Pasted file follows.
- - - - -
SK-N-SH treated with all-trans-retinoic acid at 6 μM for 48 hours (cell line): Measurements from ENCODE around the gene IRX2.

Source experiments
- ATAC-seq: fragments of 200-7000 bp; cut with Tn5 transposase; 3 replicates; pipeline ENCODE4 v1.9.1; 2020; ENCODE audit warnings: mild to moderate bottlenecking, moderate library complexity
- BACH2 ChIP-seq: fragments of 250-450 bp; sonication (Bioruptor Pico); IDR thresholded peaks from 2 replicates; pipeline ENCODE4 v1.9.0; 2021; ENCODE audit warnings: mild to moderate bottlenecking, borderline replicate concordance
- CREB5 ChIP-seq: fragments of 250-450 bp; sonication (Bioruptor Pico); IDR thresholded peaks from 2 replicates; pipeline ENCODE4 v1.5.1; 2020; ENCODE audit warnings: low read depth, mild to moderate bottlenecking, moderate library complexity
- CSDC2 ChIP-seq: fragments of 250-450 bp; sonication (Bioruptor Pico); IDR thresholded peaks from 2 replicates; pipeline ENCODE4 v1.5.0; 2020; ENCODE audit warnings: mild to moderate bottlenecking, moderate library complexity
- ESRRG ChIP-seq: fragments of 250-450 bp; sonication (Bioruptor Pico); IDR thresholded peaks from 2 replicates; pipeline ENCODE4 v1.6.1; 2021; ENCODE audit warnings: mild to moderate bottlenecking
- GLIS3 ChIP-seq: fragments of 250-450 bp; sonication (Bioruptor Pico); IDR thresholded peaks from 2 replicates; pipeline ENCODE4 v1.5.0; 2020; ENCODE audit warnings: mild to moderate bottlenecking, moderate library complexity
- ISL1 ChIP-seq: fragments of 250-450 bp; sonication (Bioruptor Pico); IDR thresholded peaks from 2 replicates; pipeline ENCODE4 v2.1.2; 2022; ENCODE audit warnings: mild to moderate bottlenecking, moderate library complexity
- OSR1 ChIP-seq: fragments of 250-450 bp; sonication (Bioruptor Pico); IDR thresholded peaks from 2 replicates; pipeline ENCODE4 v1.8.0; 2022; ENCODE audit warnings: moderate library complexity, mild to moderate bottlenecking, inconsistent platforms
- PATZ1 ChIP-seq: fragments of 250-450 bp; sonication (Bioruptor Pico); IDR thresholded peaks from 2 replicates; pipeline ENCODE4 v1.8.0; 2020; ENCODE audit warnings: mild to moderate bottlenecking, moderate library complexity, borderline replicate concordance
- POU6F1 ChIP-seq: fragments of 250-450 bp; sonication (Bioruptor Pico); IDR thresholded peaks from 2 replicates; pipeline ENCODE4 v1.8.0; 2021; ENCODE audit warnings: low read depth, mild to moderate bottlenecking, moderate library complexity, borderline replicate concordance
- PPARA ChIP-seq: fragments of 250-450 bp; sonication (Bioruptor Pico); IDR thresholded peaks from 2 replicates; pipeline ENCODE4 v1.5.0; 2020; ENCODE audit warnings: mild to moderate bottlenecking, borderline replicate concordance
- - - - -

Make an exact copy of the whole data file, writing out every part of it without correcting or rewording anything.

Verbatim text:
SK-N-SH treated with all-trans-retinoic acid at 6 μM for 48 hours (cell line): Measurements from ENCODE around the gene IRX2.

Source experiments
- ATAC-seq: fragments of 200-7000 bp; cut with Tn5 transposase; 3 replicates; pipeline ENCODE4 v1.9.1; 2020; ENCODE audit warnings: mild to moderate bottlenecking, moderate library complexity
- BACH2 ChIP-seq: fragments of 250-450 bp; sonication (Bioruptor Pico); IDR thresholded peaks from 2 replicates; pipeline ENCODE4 v1.9.0; 2021; ENCODE audit warnings: mild to moderate bottlenecking, borderline replicate concordance
- CREB5 ChIP-seq: fragments of 250-450 bp; sonication (Bioruptor Pico); IDR thresholded peaks from 2 replicates; pipeline ENCODE4 v1.5.1; 2020; ENCODE audit warnings: low read depth, mild to moderate bottlenecking, moderate library complexity
- CSDC2 ChIP-seq: fragments of 250-450 bp; sonication (Bioruptor Pico); IDR thresholded peaks from 2 replicates; pipeline ENCODE4 v1.5.0; 2020; ENCODE audit warnings: mild to moderate bottlenecking, moderate library complexity
- ESRRG ChIP-seq: fragments of 250-450 bp; sonication (Bioruptor Pico); IDR thresholded peaks from 2 replicates; pipeline ENCODE4 v1.6.1; 2021; ENCODE audit warnings: mild to moderate bottlenecking
- GLIS3 ChIP-seq: fragments of 250-450 bp; sonication (Bioruptor Pico); IDR thresholded peaks from 2 replicates; pipeline ENCODE4 v1.5.0; 2020; ENCODE audit warnings: mild to moderate bottlenecking, moderate library complexity
- ISL1 ChIP-seq: fragments of 250-450 bp; sonication (Bioruptor Pico); IDR thresholded peaks from 2 replicates; pipeline ENCODE4 v2.1.2; 2022; ENCODE audit warnings: mild to moderate bottlenecking, moderate library complexity
- OSR1 ChIP-seq: fragments of 250-450 bp; sonication (Bioruptor Pico); IDR thresholded peaks from 2 replicates; pipeline ENCODE4 v1.8.0; 2022; ENCODE audit warnings: moderate library complexity, mild to moderate bottlenecking, inconsistent platforms
- PATZ1 ChIP-seq: fragments of 250-450 bp; sonication (Bioruptor Pico); IDR thresholded peaks from 2 replicates; pipeline ENCODE4 v1.8.0; 2020; ENCODE audit warnings: mild to moderate bottlenecking, moderate library complexity, borderline replicate concordance
- POU6F1 ChIP-seq: fragments of 250-450 bp; sonication (Bioruptor Pico); IDR thresholded peaks from 2 replicates; pipeline ENCODE4 v1.8.0; 2021; ENCODE audit warnings: low read depth, mild to moderate bottlenecking, moderate library complexity, borderline replicate concordance
- PPARA ChIP-seq: fragments of 250-450 bp; sonication (Bioruptor Pico); IDR thresholded peaks from 2 replicates; pipeline ENCODE4 v1.5.0; 2020; ENCODE audit warnings: mild to moderate bottlenecking, borderline replicate concordance